When it comes to Lacey Act compliance, the waters can be more than a little bit muddy. Especially since ensuring your lumber is FSC certified does not equate “due diligence,” then anything to clear up the meaning of the Lacey Act’s requirements can be quite helpful. The Gibson Guitars case and resulting requirements definitely provided assistance. Now, another regulating industry promises further clarification. In March 2013, the European version of the Lacey Act — the European Union’s Timber Regulation (EUTR) legislation — offered a potential precedent in clarifying the nebulous US requirement.
Unlike the US Lacey Act, the EUTR does acknowledge verifications (TLTV/VLO) and certifications (FSC/PEFC) to be part of “due diligence.” It also considers lumber with CITES and FLEGT permits to be in compliance. It further distinguishes itself by qualifying compliance with its Due Diligence System (DDS). While the Lacey Act flat-out ignores certification as a basis for compliance and fails to provide any hints as to what qualifies as “due diligence,” the trilogy that defines due diligence according to the EUTR certainly seems to offer assistance in Lacey Act compliance.
The EUTR offers 3 elements as part of the DDS: (1) access to information, (2) risk assessment, and (3) risk mitigation.
The first element, Access to Information, refers to the ability to produce information about the supply chain upon request. Such information includes a product description, harvest location, quantity, and supplier information.
The second element, Risk Assessment, refers to evaluating the lumber product’s compliance with the applicable local laws in the country of origin as well as any legal issues that apply to other aspects of the supply chain. (Of course, the shorter and simpler the supply chain, the easier this step will be.)
The third element, Risk Mitigation, involves further investigating any issues raised in the risk assessment process. This is where certification or other forms of third-party verification by a reliable source comes into significance.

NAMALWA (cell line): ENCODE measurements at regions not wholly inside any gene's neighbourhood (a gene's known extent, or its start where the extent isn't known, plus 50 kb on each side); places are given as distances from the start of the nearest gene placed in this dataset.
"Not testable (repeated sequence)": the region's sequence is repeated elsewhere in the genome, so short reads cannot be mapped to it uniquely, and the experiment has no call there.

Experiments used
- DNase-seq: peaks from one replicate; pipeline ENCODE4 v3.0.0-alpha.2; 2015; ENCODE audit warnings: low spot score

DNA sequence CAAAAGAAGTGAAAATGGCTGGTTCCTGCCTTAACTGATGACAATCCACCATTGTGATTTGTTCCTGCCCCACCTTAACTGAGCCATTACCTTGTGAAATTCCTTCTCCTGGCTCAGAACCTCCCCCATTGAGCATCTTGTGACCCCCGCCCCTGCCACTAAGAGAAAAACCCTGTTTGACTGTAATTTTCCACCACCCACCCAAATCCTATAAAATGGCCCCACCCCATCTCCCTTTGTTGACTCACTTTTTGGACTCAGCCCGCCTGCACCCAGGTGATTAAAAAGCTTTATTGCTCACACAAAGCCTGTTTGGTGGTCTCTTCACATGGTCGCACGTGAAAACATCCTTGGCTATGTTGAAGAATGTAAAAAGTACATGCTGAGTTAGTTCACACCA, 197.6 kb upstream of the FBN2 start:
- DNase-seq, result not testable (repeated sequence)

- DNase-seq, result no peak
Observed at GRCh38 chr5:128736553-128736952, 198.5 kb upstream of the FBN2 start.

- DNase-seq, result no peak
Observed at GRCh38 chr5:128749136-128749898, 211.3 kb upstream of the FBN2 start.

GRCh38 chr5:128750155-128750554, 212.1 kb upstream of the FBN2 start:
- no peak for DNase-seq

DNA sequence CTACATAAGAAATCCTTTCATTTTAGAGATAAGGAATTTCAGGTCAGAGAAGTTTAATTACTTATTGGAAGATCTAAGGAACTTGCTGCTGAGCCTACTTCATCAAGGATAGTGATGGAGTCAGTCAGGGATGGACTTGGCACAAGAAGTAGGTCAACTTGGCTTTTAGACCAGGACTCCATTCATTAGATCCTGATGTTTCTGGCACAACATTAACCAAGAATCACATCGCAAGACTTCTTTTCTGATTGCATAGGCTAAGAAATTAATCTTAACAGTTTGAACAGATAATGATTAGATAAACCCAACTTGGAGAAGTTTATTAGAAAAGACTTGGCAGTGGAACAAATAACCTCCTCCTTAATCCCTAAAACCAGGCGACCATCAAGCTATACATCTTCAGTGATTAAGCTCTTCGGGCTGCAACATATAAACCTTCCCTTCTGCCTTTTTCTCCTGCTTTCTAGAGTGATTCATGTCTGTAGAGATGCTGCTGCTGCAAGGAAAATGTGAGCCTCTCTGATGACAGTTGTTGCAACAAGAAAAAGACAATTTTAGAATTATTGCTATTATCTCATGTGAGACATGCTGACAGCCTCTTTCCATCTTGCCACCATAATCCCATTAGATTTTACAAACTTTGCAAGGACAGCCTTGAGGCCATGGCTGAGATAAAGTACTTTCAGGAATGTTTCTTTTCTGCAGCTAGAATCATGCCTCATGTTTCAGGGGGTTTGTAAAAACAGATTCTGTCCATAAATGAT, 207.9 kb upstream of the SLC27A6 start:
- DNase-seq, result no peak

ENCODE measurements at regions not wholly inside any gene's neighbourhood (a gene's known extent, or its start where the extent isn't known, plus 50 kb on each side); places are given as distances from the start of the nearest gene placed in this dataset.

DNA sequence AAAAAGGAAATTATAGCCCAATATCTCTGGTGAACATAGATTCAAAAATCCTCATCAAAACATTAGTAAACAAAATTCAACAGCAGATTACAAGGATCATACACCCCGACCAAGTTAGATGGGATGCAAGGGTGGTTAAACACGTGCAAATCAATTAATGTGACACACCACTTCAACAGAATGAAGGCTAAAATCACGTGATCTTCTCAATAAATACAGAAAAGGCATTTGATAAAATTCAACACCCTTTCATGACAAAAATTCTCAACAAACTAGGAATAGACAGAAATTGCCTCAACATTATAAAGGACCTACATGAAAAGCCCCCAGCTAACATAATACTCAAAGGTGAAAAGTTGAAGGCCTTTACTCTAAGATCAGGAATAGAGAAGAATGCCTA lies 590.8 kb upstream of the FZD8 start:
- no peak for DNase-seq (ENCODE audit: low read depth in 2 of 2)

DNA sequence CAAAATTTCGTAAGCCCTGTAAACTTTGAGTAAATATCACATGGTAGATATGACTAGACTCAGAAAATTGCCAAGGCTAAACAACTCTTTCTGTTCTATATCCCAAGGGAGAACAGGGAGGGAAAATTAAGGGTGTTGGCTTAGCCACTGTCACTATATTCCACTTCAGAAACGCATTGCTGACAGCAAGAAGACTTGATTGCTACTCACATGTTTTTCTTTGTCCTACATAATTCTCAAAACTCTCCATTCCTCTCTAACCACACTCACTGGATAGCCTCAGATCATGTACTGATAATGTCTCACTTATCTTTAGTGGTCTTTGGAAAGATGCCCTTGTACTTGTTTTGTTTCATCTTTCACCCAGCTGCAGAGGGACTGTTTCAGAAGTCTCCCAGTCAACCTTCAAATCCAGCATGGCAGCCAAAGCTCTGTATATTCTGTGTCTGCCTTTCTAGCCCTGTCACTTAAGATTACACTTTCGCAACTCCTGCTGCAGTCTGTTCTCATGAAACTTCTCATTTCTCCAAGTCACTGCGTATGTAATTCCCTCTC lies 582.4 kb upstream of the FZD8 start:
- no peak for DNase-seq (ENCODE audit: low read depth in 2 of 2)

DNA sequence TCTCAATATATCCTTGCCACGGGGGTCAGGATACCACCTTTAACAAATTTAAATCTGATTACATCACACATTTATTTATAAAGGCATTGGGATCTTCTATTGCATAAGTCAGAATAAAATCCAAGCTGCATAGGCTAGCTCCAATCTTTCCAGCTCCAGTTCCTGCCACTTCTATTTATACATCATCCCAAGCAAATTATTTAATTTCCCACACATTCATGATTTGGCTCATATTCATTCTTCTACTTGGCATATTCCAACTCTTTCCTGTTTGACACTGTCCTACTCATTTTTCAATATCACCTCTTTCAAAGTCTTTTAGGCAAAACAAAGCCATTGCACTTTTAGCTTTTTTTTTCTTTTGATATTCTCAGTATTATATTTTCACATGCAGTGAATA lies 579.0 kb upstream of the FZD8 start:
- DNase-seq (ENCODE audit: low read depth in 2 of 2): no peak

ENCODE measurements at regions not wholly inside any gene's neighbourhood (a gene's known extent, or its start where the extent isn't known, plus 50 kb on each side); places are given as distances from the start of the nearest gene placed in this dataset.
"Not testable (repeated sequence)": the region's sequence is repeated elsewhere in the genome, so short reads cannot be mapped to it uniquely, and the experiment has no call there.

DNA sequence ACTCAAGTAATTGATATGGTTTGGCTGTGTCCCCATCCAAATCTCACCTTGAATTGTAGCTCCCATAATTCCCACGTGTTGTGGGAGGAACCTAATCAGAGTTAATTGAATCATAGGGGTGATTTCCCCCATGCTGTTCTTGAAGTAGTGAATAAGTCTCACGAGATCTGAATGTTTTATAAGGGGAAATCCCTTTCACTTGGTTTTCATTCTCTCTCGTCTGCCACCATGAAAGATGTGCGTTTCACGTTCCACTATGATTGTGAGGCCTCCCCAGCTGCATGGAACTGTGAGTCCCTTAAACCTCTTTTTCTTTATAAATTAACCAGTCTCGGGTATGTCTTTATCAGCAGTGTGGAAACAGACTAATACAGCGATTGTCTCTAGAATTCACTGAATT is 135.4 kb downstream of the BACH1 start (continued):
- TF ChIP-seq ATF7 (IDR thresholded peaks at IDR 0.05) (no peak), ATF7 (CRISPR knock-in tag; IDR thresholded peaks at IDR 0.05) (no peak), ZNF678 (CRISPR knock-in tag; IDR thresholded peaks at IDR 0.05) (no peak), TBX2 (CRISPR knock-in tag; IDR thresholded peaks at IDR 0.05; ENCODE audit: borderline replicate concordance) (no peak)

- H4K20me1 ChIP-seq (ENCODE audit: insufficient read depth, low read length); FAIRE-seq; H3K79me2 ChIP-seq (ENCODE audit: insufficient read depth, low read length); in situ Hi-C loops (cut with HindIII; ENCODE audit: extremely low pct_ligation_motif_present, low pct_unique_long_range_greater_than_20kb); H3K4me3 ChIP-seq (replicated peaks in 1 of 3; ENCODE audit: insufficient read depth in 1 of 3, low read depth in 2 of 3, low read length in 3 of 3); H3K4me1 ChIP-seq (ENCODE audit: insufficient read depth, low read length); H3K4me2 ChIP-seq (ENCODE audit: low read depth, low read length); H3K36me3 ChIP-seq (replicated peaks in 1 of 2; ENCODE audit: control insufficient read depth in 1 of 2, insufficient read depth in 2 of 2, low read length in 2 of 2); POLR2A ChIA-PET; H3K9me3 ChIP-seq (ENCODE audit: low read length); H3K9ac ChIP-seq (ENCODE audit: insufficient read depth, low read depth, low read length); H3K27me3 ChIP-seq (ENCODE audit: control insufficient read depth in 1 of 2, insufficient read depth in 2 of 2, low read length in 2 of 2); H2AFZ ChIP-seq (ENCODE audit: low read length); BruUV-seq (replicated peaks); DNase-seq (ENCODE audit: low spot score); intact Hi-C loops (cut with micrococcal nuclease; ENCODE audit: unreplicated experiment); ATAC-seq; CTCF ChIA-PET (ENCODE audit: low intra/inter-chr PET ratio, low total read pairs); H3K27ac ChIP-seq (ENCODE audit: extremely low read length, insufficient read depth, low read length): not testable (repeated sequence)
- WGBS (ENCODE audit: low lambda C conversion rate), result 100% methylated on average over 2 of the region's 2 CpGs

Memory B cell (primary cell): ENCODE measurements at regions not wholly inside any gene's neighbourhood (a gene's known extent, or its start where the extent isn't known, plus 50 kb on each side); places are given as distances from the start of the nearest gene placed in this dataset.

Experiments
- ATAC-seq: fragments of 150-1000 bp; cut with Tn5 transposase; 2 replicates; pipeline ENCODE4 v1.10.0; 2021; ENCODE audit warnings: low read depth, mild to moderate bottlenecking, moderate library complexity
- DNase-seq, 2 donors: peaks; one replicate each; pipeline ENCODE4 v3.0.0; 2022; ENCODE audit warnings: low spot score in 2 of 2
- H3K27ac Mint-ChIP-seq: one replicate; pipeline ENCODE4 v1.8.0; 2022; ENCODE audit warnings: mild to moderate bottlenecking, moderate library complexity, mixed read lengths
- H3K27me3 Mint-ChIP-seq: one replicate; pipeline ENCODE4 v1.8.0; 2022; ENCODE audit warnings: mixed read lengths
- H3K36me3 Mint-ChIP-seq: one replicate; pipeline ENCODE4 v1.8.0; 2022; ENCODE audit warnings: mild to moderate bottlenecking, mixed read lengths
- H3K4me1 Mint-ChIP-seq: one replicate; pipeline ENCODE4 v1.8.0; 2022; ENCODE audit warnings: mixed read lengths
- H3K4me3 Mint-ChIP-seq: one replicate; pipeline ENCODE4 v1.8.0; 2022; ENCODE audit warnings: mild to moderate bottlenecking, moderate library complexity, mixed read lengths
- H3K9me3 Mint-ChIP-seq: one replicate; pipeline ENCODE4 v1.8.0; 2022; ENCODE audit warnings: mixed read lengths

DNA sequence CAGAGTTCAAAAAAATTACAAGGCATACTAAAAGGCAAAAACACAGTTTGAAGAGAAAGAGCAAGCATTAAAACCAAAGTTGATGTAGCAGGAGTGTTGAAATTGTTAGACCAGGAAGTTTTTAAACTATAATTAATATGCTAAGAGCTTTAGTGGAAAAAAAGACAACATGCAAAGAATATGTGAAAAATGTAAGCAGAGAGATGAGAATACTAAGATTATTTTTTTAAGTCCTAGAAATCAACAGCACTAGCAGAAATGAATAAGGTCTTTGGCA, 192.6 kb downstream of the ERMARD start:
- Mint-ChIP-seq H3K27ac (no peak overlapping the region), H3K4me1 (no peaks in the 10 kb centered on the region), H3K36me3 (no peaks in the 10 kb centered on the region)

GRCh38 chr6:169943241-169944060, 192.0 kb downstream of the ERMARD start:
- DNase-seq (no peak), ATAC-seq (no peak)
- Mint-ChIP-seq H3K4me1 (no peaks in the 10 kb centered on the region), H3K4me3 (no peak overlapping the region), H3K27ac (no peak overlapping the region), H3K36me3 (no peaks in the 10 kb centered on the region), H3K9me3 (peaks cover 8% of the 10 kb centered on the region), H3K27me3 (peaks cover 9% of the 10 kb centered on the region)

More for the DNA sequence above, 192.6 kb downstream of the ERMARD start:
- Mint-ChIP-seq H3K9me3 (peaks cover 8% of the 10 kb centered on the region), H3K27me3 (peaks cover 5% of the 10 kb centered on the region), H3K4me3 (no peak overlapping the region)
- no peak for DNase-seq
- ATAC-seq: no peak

While no one is saying that following the EUTR’s DDS requirements ensures Lacey Act compliance, the afore-mentioned regulations have helped US suppliers in two specific ways.
First, the clearer European regulations underscore the significance of a supplier’s thoroughly researching lumber sources, including personally visiting mills.
Second, it provides greater accessibility to the required documentation for US suppliers, because European sawmills and sawmills supplying European importers will grow accustomed to providing source documentation, where they previously balked at American suppliers when Americans were the only ones requesting such strict verification.
Despite the benefits offered by the recent European legislation, the fact remains that anyone along the supply chain can be held responsible for any violation. For lumber customers, that means finding a reputable supplier who already exercises “due diligence,” according to any and all definitions available. At J. Gibson McIlvain, we’ve been visiting source mills and retaining longstanding relationships with reputable mills for decades, even before such requirements were set. We’re glad to provide any source or supply chain documentation to our customers or legal officials, at any time.